Chocolate Poisoning In Pets
An abundance of chocolate can be great for us, but can be a nightmare for dogs, cats and rabbits.
Many of us love the taste of chocolate, and it can be found in households year round. Availability also ramps up at special times of the year, including Valentine’s Day, Easter and Christmas, as we indulge in treats and exchange gifts. Chocolate poisoning in pets is a common issue, especially around these times.
An abundance of chocolate can be great for us, but can be a nightmare for dogs, cats and rabbits. Dogs especially are likely to want to try any food lying around, and the sweet taste of chocolate means that if they have the opportunity they may eat chocolate in a large quantity. Other pets are often fussier and may be less likely to want to eat chocolate, but it can happen and they suffer from the same range of serious effects as dogs do. In fact, cats are actually more susceptible to the effects of chocolate poisoning than dogs!
Chocolate Poisoning FAQs
Chocolate is delicious to many, but unfortunately contains ingredients that our pets cannot tolerate. These ingredients, theobromine and caffeine, are found in the highest concentrations in dark or bakers chocolate.
This means that there is not a ‘safe’ amount of chocolate to give your pet. Even white chocolate, which has the lowest theobromine level, has lots of fat and sugar which can cause pancreatitis, as well as contribute to obesity.
Pet approved ‘chocolate’ treats, which contain carob instead, are available to buy and are a much better way to give your pet some indulgence of their own.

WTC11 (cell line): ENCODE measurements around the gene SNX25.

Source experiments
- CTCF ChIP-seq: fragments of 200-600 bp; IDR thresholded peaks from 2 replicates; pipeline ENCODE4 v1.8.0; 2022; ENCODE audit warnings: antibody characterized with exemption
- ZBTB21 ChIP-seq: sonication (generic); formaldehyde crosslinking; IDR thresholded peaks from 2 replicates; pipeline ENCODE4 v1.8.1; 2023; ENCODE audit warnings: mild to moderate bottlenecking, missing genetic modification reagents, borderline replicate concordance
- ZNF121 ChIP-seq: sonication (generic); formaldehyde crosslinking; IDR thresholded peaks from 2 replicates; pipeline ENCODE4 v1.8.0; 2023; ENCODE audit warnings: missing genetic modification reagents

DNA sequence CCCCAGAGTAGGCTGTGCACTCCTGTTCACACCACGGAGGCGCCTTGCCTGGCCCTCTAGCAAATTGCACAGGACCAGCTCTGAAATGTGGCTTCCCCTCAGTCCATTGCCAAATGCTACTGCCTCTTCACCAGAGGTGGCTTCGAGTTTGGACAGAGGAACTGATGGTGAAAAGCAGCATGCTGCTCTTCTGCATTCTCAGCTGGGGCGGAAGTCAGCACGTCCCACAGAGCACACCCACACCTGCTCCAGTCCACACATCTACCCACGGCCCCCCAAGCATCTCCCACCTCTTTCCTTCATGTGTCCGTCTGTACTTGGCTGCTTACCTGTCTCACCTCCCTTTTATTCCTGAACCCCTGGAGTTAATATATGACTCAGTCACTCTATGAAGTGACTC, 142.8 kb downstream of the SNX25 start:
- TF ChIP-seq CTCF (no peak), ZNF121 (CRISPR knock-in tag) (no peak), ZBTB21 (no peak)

If you do think that your pet has eaten chocolate, it is very important to call your local Companion Care. Signs can be slow to appear, so contacting your vet to discuss a course of action is critical.
They can assess the risk from the chocolate your pet has or may have, consumed and advise if you need to bring your pet in or monitor at home.
If you are monitoring your pet, the initial signs of theobromine and caffeine toxicity include:
- Frequent urination.
If enough chocolate has been eaten, these can progress to:
- Irregular heart rhythm
- Internal bleeding
Your vet can assess how much chocolate your pet may have eaten, and the risk. Treatment depends on the amount eaten and how long ago it was eaten.
If your pet goes to the clinic, your vet can provide supportive care to help stabilise your pet and promote excretion of the theobromine. Dogs may be induced to vomit if ingestion was recent enough, or given liquid activated charcoal to reduce absorption from the intestines into the bloodstream. Supportive care often includes putting your pet on a drip and hospitalisingthem to be monitored under the care of the vet team. In severe cases heart and seizure drugs may be used, but thankfully this level of toxicity is rare. Unfortunately there is no ‘cure’ and your pet can only be managed until the toxins have left the body.
With the abundance of treats and toys available, there are plenty of ways to pamper your pet without giving them chocolate. Accidents do happen though, especially at times of year with large amounts of chocolate in the house, and your local Companion Care team are available to provide support, advice and care if it does.
Think your pet has eaten chocolate? Contact your local Companion Care to get advice.